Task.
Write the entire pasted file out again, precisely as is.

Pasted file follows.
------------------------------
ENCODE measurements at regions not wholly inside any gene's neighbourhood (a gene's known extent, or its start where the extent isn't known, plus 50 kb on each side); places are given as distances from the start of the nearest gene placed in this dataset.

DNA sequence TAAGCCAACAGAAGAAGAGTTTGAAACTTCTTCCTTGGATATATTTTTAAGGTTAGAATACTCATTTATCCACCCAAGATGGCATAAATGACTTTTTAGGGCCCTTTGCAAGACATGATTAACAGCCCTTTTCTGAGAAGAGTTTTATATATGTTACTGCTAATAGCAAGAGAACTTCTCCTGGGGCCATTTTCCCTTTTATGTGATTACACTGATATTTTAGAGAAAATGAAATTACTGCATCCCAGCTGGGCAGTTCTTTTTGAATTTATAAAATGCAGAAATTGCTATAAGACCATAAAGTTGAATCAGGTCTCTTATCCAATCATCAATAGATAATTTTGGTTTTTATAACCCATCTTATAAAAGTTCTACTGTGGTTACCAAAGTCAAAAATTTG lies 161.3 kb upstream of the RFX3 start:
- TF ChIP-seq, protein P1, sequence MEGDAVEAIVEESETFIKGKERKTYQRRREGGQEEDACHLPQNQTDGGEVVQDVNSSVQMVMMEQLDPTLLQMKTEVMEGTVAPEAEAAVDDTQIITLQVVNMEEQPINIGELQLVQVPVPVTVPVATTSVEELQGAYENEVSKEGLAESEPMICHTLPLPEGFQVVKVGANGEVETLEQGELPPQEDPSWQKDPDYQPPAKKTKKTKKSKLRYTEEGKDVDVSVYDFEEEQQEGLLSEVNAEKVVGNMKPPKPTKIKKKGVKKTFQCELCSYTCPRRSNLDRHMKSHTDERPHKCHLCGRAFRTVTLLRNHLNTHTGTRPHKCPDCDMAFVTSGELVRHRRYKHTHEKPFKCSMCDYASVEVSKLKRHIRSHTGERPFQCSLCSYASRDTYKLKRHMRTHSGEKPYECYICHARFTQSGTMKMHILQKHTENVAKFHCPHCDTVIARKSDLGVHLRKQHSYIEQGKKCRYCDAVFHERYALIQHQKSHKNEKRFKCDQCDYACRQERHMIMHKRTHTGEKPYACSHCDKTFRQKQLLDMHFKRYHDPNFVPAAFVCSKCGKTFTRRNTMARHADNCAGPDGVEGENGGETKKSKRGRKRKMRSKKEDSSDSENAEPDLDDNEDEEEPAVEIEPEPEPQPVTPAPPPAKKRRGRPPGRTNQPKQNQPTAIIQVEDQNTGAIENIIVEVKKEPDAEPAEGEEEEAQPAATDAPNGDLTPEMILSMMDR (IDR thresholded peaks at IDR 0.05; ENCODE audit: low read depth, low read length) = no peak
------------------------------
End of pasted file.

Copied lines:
ENCODE measurements at regions not wholly inside any gene's neighbourhood (a gene's known extent, or its start where the extent isn't known, plus 50 kb on each side); places are given as distances from the start of the nearest gene placed in this dataset.

DNA sequence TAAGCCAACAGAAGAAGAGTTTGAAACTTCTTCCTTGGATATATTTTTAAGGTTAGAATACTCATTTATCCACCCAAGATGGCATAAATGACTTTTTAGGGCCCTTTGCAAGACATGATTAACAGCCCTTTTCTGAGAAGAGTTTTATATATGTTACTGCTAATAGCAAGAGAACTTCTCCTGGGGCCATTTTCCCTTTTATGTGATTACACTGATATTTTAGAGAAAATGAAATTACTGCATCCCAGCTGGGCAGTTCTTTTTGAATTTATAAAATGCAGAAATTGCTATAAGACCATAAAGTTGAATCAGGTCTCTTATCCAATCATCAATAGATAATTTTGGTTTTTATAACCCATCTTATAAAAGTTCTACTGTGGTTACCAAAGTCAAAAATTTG lies 161.3 kb upstream of the RFX3 start:
- TF ChIP-seq, protein P1, sequence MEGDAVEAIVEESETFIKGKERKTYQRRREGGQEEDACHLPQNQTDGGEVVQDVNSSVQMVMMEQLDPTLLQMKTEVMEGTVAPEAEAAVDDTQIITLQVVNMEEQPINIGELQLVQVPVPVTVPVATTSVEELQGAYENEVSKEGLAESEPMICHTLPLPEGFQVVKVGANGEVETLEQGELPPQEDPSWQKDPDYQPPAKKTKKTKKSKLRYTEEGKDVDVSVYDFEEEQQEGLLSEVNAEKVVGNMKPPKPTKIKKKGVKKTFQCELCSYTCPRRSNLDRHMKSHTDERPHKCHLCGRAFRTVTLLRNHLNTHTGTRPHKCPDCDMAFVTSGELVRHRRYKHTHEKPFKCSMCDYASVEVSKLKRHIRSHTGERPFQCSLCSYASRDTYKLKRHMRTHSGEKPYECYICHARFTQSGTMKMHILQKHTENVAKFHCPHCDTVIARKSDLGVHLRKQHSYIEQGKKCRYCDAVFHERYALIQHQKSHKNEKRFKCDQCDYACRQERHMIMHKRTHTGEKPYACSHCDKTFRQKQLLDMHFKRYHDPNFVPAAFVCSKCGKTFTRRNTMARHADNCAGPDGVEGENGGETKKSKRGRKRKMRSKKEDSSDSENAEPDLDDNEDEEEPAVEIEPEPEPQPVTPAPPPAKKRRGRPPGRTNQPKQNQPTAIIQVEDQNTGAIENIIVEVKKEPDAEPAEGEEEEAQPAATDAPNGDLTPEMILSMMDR (IDR thresholded peaks at IDR 0.05; ENCODE audit: low read depth, low read length) = no peak